Guillermina Huaman, 42, struggles to find the words in Spanish to express her grief and rage. It is in her mother tongue, Quechua, a language widely spoken in Peru’s southern highlands, that she explains how public healthcare medics terminated her pregnancy at three months during what she thought was a routine checkup.
She remembers being anesthetized after being told she was to be given vitamins intravenously. When she awoke she saw that her abdomen had been cut and stitched. She had been sterilixed and her fetus aborted.
“They told me I wasn’t pregnant, but I knew that I was,” she sobbed.
Hers is one of many accounts of coercion in the forced sterilization of 2,074 poor, rural women, many illiterate and who spoke little Spanish, between 1995 and 2000.
The women have been fighting for some sort of justice and compensation for years.
Their legal case began in 2003, when the state paid compensation to the family of Mamerita Mestanza, who died during a surgical sterilization in 1998. In 2004, the Peruvian state pledged before the Inter-American Commission on Human Rights to investigate and sanction those responsible for the sterilization campaign. Legal proceedings were opened, but then shelved in 2009 only to be reopened in 2011.
However, in January a judicial investigation was closed after a prosecutor, Marco Guzman, said he found no evidence that women were systematically coerced into sterilization. Lawyers are appealing the decision on the grounds that sufficient evidence of human rights abuses exists. Campaigners say they have succeeded in ensuring that a senior prosecutor would re-examine the case.
Former Peruvian president Alberto Fujimori, who was in office between 1990 and 2000, is serving a 25-year sentence for authorizing death squad killings and corruption. Both he and one of the investigated health ministers, Alejandro Aguinaga, now a congressman for his political party, maintain the sterilizations were consensual.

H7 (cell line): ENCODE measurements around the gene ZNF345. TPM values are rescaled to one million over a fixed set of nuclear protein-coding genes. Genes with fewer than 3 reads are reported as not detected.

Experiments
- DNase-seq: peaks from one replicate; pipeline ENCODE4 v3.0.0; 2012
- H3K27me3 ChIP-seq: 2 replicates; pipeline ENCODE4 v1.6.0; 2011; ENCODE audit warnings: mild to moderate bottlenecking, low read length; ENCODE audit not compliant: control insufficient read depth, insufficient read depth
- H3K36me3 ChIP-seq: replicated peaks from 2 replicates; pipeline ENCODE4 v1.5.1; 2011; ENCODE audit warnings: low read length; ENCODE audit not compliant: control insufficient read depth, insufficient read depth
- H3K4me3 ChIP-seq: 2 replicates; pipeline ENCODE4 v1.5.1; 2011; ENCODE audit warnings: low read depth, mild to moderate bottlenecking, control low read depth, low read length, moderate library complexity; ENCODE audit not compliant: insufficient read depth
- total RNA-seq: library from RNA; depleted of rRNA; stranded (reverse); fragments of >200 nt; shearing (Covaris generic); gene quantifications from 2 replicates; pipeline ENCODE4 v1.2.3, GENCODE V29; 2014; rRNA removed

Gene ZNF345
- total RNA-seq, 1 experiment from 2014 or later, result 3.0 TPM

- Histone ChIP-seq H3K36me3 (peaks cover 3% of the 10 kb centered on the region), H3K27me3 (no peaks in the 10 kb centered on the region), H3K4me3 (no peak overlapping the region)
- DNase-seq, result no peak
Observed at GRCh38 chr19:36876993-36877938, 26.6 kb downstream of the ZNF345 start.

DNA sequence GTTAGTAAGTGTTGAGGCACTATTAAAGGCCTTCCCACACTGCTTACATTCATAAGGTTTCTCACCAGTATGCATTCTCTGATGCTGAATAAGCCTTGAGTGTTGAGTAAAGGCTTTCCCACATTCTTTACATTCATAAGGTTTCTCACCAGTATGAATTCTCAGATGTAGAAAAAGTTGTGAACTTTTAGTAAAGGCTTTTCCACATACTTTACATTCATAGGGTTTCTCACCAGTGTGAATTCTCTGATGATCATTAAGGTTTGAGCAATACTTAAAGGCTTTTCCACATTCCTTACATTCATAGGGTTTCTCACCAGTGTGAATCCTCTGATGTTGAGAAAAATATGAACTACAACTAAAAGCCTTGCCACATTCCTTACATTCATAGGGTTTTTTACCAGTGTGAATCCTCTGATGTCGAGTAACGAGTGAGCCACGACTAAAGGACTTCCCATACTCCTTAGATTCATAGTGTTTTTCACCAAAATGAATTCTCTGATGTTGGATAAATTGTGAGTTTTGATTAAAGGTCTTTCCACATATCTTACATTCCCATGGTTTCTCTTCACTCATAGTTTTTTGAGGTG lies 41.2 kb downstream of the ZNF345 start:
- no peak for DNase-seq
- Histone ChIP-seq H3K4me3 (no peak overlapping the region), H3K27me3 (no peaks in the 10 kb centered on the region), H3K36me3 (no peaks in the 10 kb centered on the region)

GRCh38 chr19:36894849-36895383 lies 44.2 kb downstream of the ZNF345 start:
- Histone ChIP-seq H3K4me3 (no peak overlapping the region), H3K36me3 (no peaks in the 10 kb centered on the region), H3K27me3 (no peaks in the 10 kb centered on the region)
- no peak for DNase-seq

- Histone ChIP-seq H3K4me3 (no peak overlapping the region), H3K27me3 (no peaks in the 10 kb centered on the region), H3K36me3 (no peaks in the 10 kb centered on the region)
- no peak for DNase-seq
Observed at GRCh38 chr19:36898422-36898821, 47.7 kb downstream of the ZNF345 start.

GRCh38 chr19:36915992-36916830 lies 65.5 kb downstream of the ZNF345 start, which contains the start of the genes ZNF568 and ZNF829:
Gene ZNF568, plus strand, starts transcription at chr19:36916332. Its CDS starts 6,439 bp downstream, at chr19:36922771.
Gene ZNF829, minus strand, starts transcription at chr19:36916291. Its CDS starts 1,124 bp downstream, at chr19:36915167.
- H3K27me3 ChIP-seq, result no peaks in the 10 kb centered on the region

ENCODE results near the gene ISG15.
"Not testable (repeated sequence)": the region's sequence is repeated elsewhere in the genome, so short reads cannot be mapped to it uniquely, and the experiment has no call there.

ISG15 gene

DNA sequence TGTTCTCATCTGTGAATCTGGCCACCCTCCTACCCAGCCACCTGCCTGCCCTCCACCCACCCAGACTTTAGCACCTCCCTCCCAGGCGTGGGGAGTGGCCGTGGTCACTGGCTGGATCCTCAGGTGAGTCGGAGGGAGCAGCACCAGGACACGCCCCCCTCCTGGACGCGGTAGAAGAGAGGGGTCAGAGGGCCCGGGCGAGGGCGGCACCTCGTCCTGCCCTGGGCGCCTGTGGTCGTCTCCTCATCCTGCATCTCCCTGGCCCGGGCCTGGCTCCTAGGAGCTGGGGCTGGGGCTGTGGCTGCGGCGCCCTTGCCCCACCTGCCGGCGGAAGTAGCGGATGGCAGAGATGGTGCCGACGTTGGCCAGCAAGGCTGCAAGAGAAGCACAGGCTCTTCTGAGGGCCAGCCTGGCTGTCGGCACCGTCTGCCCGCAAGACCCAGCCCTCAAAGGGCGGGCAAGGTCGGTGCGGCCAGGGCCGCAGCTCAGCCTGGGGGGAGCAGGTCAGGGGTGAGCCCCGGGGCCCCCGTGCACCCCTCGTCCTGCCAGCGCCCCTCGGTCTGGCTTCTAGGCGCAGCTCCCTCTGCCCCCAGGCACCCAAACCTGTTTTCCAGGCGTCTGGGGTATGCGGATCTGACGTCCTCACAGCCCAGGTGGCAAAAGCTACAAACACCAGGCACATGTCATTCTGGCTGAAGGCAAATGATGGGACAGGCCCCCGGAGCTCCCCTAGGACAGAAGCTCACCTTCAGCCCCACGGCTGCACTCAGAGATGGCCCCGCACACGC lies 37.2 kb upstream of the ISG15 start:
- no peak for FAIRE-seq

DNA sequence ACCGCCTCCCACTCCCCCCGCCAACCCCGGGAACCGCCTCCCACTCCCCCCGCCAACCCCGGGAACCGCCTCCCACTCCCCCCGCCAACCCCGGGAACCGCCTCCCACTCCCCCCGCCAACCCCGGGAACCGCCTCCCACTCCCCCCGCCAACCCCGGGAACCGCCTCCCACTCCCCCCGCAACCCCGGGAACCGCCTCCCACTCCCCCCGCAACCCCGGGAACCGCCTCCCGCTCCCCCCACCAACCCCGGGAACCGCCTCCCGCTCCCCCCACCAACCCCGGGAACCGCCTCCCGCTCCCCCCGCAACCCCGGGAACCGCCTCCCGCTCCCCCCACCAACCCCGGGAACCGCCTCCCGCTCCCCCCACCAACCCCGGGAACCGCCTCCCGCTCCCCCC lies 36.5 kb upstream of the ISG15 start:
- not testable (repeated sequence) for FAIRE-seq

“You can’t force someone into the operating room. This was a reproductive health program with backing from international institutions,” Aguinaga said.
In 1995, the Peruvian government legalized surgical sterilization. The “voluntary surgical contraception” (VSC) program began as part of a poverty reduction campaign.
Fujimori wanted to reduce the birthrate from an average of more than 3.7 births a woman in 1995. According to World Bank figures, the birthrate stood at 2.5 by 2011.
The US agency for international development, USAid, gave US$25 million over five years to women’s rights non-governmental organization Manuela Ramos to implement ReproSalud, a family planning program that included VSC, but when evidence of the forced sterilizations emerged in 1998, in an investigation by other women’s groups called Nada Personal, Manuela Ramos joined Peru’s human rights ombudsman in reporting the abuses.
In 1998, Joseph Rees, an adviser to the US House of Representatives Sub-committee for International Operations and Human Rights, said the US should stop all funding for family planning programs until it was clear the “sterilization goals and related abuses” would be discontinued.
In a 2004 document, USAid says it “denied funding and support to the VSC campaign and took proactive steps towards promoting changes” in the Peruvian government’s strategy, adding that it “separated assistance to ensure no support went to campaigns.”